IQ testing has long been a controversial way of measuring intelligence, but now there are claims that there's another, more accurate method of predicting academic success: working memory, or the capacity we have to learn. Dr Tracy Alloway, whose recent experiments showed that testing working memory predicted children's grades more accurately than traditional IQ, speaks up for working memory, while Professor Robert Logie from the University of Edinburgh expresses his concern that relying on any one single measure or score misses the diversity and alterations through time of mental ability.
It's still the case that every week in England and Wales two women are murdered by their partner or ex-partner. And across the UK each year three million women experience violence. This means that a far higher number than that are living with the legacy of that violence and one consequence is mental illness. Meanwhile we know that people who already have a mental health problem are more likely to be the target of violence.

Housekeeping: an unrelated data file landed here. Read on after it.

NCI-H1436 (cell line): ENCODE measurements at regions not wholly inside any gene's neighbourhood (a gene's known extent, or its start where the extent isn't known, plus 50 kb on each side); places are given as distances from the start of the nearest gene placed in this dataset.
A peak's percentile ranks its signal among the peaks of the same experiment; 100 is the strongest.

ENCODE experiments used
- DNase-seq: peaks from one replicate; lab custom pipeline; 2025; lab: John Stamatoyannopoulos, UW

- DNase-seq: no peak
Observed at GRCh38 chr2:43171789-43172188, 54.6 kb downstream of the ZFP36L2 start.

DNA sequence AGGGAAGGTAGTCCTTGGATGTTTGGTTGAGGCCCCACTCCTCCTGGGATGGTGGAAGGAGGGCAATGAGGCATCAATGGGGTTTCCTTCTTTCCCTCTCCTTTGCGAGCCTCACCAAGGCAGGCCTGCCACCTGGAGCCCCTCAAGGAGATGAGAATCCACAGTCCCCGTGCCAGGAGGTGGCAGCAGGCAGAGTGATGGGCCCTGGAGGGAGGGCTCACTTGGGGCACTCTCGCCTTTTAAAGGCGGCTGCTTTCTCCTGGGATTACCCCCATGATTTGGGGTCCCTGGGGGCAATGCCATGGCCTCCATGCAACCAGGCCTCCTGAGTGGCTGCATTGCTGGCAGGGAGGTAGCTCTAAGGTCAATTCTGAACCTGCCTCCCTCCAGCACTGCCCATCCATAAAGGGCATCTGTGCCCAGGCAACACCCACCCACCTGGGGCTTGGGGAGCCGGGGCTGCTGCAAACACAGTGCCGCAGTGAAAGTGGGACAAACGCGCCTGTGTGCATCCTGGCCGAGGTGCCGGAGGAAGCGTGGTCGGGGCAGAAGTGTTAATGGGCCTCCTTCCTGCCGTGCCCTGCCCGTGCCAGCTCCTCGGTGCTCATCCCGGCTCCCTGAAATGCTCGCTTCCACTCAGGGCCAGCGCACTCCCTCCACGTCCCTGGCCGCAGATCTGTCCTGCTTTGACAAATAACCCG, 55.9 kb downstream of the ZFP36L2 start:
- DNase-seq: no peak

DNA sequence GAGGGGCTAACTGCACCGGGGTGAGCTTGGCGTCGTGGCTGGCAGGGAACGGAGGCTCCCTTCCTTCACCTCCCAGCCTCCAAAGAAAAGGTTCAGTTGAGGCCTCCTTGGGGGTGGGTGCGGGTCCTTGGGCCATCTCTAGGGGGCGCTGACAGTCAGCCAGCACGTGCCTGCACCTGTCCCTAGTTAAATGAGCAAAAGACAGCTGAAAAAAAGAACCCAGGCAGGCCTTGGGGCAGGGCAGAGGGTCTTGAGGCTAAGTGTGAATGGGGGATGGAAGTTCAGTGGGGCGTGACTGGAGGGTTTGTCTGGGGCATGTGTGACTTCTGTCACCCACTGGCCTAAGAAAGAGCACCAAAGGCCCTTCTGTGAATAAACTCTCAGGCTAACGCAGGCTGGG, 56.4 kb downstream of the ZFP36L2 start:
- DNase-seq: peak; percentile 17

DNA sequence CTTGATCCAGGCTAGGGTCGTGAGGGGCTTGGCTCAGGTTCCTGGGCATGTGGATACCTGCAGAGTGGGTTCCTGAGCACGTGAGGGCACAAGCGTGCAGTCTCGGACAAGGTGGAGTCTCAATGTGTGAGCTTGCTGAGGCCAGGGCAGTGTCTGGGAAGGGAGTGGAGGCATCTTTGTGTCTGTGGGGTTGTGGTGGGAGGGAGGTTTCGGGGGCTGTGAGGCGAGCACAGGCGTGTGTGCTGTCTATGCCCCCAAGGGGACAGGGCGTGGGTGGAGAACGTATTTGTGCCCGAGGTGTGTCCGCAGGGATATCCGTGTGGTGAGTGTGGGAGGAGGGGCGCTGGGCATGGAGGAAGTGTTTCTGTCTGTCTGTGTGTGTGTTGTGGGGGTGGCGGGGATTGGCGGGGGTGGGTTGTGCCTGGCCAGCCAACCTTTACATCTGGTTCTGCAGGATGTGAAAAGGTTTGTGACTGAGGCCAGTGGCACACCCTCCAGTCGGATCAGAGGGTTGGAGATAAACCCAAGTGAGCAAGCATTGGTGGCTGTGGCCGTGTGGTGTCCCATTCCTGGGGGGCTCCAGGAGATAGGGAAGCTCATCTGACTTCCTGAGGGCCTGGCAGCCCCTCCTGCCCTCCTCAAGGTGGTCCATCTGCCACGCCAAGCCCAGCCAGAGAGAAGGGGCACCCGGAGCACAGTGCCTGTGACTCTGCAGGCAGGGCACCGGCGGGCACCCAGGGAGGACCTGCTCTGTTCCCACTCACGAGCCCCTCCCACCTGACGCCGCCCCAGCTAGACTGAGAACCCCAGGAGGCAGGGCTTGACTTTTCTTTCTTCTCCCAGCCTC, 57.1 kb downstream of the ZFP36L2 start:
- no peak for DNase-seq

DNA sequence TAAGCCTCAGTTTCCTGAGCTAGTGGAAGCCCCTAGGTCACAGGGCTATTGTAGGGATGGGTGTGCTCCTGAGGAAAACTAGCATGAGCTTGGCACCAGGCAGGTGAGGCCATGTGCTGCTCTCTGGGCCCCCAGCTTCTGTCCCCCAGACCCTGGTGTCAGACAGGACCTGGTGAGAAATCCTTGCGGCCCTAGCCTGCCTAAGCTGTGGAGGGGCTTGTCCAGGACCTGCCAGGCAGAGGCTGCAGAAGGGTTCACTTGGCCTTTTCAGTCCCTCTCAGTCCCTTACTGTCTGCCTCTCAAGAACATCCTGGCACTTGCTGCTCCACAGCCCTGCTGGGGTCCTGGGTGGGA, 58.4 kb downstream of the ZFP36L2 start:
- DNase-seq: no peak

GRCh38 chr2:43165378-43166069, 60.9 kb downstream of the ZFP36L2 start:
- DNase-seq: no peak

'All In The Mind' spoke to Kim about her experiences at the hand of her partner. In her case the violence got much worse once she was pregnant.
Kim finally did leave the abusive relationship and received help and a diagnosis of post traumatic stress disorder. There's been surprisingly little research on the links between domestic violence and mental health problems, but Dr Louise Howard who's a Reader in Women's Mental Health at The Institute of Psychiatry has just published new research in this field.
Last week's programme discussed whether schizophrenia needs a new name – either to destigmatise the condition or to provide a more scientifically accurate description. We hear from the 'All in The Mind' listeners.
There is no doubt that Glen Gould was a brilliant pianist, but he was also famous for his unusual habits. As well as humming while he played, he performed sitting just 14 inches off the floor, wearing an overcoat and fingerless gloves and hat and scarf – even in summer. He was terrified of getting ill, even going so far as to have his entire body fitted with a plaster cast. He had hypochondria and every time he went to doctors he listed his symptoms in some detail.
A new book on the lives of hypochondriacs reveals that he is not the only famous person to have been obsessed with illness. There was Marcel Proust writing in his cork-lined room, Charles Darwin and his freezing cold water treatments and the artist, Andy Warhol who was convinced he would die from AIDS. Brian Dillon, the author of 'Tormented Hope: Nine Hypochondriac Lives', told 'All In The Mind' what these people's stories can tell us about the nature of hypochondria.